The gentlebirth.org website is provided courtesy of
Ronnie Falcao, LM MS, a homebirth midwife in Mountain View, CA
An interactive resource for moms on easy steps they can take to reduce exposure to chemical toxins during pregnancy.
Other excellent resources about avoiding toxins during pregnancy
These are easy to read and understand and are beautifully presented.
If you really want to help prevent birth defects, remind women that the most vulnerable time is 4 to 12 weeks, and during that time, they want to avoid anything that smells or tastes bad. This means no use of household cleaning products that have a chemical odor; completely avoiding handling gasoline; no use of synthetic perfumes (almost all commercial perfumes are synthetic and based on petrochemicals - suggest organic essential oils instead); ideally, you could avoid situations where someone else is wearing perfume; no food that isn't known to be organic, so no eating out; and definitely avoid riding in a non-electric automobile or being around gasoline fumes or exhaust.
I'm very sensitive to chemical toxins, especially petrochemicals, so I've unfortunately had to go out of my way to eliminate toxins from my home and lifestyle. I avoid wearing synthetic clothing, I try to wear as much unbleached, organic cotton clothing as possible, and I use only natural products in my laundry and personal care. I eat only organic vegetables, except for the occasional eating out, and I drink only bottled spring water from high in the mountains. I even carry a quart of water with me when I go out so I only have to resort to other liquids in unusual circumstances. When we repainted the house, we had no trouble finding latex-based paints because the state of California has outlawed everything else, and we specifically avoided the use of polyurethane on the floors, using acrylic and mineral oil instead. I've stopped cooking with microwaves and using blenders because of the way they leave food with an electromagnetic charge that I don't want in my body.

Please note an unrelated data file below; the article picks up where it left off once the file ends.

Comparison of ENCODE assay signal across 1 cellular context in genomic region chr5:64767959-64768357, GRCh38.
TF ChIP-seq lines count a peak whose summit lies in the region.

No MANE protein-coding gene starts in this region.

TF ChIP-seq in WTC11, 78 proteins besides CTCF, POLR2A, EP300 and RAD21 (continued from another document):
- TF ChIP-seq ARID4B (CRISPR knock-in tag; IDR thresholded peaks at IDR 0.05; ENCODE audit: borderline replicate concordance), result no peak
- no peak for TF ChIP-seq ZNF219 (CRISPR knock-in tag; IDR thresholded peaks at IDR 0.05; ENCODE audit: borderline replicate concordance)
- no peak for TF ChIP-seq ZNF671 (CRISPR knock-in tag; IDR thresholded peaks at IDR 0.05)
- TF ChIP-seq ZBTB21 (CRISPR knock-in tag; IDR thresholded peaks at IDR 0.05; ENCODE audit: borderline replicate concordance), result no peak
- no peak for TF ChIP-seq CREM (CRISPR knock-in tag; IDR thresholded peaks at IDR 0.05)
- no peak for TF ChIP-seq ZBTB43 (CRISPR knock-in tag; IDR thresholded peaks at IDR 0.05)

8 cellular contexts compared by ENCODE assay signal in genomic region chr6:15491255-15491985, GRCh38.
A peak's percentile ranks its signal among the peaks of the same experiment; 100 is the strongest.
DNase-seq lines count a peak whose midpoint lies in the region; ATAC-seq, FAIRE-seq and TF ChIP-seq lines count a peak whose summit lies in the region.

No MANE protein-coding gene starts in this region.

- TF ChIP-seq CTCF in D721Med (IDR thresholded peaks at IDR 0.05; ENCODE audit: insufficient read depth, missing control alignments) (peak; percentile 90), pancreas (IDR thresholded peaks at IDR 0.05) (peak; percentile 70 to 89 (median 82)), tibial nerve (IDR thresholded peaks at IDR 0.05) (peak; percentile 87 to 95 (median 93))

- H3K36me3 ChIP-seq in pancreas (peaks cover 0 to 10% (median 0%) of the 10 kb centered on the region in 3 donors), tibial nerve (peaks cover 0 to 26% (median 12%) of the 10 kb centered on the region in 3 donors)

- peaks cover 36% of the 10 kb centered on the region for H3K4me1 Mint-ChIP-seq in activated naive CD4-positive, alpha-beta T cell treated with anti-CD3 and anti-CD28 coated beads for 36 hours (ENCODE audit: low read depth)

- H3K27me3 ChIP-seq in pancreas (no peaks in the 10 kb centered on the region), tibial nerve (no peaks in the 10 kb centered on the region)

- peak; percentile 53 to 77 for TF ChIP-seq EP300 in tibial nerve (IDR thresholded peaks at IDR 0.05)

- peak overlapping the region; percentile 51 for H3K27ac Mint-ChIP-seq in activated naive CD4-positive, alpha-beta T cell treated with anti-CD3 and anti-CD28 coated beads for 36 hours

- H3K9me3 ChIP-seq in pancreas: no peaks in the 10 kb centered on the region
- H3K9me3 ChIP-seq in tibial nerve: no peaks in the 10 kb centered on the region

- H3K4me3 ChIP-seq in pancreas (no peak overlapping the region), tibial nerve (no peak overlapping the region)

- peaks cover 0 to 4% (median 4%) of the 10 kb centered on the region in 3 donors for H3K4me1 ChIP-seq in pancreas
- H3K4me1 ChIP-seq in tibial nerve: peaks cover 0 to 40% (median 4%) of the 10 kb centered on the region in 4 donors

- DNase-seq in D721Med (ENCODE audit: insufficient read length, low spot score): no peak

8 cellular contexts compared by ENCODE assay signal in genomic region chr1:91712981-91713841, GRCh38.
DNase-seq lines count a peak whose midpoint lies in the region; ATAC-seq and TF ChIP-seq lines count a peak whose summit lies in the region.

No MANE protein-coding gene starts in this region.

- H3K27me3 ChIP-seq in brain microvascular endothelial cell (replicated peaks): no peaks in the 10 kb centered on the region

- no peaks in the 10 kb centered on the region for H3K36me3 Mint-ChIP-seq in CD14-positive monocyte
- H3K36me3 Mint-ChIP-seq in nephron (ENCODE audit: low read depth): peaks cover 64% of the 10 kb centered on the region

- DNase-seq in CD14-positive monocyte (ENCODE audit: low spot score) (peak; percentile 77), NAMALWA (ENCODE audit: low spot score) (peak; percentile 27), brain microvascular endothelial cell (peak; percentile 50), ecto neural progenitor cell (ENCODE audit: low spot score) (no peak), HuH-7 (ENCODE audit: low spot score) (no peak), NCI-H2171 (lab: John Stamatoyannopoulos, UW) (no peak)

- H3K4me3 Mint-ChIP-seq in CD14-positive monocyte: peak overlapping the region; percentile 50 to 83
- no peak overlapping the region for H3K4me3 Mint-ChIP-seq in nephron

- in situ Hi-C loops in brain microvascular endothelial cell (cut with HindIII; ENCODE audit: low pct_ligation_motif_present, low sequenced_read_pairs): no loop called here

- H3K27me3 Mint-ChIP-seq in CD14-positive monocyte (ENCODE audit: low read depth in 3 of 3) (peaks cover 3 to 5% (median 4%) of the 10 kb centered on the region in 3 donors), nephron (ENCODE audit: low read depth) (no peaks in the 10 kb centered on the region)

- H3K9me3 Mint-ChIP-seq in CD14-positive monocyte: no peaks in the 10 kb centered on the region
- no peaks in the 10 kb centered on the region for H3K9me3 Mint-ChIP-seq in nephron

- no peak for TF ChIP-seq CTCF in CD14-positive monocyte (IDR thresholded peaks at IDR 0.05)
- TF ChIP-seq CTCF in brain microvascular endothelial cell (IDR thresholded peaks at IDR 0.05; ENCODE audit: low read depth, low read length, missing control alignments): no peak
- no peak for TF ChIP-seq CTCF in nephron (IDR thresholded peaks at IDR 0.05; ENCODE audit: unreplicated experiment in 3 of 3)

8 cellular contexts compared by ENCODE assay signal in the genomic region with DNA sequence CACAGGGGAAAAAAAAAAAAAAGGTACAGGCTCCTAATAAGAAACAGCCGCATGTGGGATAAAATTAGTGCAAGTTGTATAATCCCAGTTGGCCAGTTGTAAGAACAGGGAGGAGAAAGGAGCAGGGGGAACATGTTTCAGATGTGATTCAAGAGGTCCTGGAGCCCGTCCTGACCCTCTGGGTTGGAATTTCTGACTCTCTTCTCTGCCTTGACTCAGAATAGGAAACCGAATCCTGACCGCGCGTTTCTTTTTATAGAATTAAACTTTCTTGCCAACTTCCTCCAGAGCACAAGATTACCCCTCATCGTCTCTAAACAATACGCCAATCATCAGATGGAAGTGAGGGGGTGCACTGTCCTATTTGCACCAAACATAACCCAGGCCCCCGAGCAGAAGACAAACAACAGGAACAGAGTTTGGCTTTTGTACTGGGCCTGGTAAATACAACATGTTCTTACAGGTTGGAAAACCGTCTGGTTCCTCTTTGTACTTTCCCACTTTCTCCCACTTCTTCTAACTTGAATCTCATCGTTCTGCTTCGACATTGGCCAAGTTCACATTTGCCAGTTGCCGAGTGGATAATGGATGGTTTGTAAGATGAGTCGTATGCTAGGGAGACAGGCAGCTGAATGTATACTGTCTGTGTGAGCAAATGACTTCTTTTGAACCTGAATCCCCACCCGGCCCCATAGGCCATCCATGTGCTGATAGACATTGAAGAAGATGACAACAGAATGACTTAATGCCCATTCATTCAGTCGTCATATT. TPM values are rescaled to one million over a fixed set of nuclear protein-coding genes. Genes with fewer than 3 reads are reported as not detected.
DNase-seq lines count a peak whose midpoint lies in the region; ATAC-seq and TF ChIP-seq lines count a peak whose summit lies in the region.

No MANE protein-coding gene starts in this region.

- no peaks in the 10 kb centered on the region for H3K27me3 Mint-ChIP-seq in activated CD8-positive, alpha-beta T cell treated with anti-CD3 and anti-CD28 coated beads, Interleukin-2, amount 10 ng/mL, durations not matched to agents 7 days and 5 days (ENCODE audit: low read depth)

I made a gross mistake and used an anti-dandruff shampoo for a couple of months, not realizing that coal-tar is apparently a carcinogen and definitely wreaked havoc with my liver. I'm still trying to detox from that.
So, "drugs" aren't the only toxins in the environment. I don't expect women to completely re-do their houses just to protect their babies, but they should be aware that anything synthetic is suspect. It breaks my heart to visit the homes of pregnant women and find them painting the baby's room and putting in new carpet, almost all of it introducing major toxins into the pregnant woman's life and the baby's environment. And they get new furniture, almost all of which is made from particleboard held together with noxious chemicals. And then they wrap the baby up in synthetic clothes washed in detergents and fabric softeners.
I know they're doing the best they know how, but this just alerts me to the fact that there's a great need for public education about environmental toxins.
I really got up on my soapbox about this one, but I've seen firsthand what chemical sensitivity can do to a previously healthy adult, and it's frightening to think what it might do to a vulnerable fetus or newborn.
P.S. The volume of my postings tells you that I'm the last one to throw
stones about exposure to radiation from cathode ray tubes, but there have
been studies . . . I admit I get a little nervous about all you pregnant
women sitting in front of your computers and monitors, and then later holding
your newborn at the keyboard. I know it's all just a matter of tradeoffs
and making choices, and the important information and support you get online
probably far outweighs any risk, but don't let the Morality Police catch
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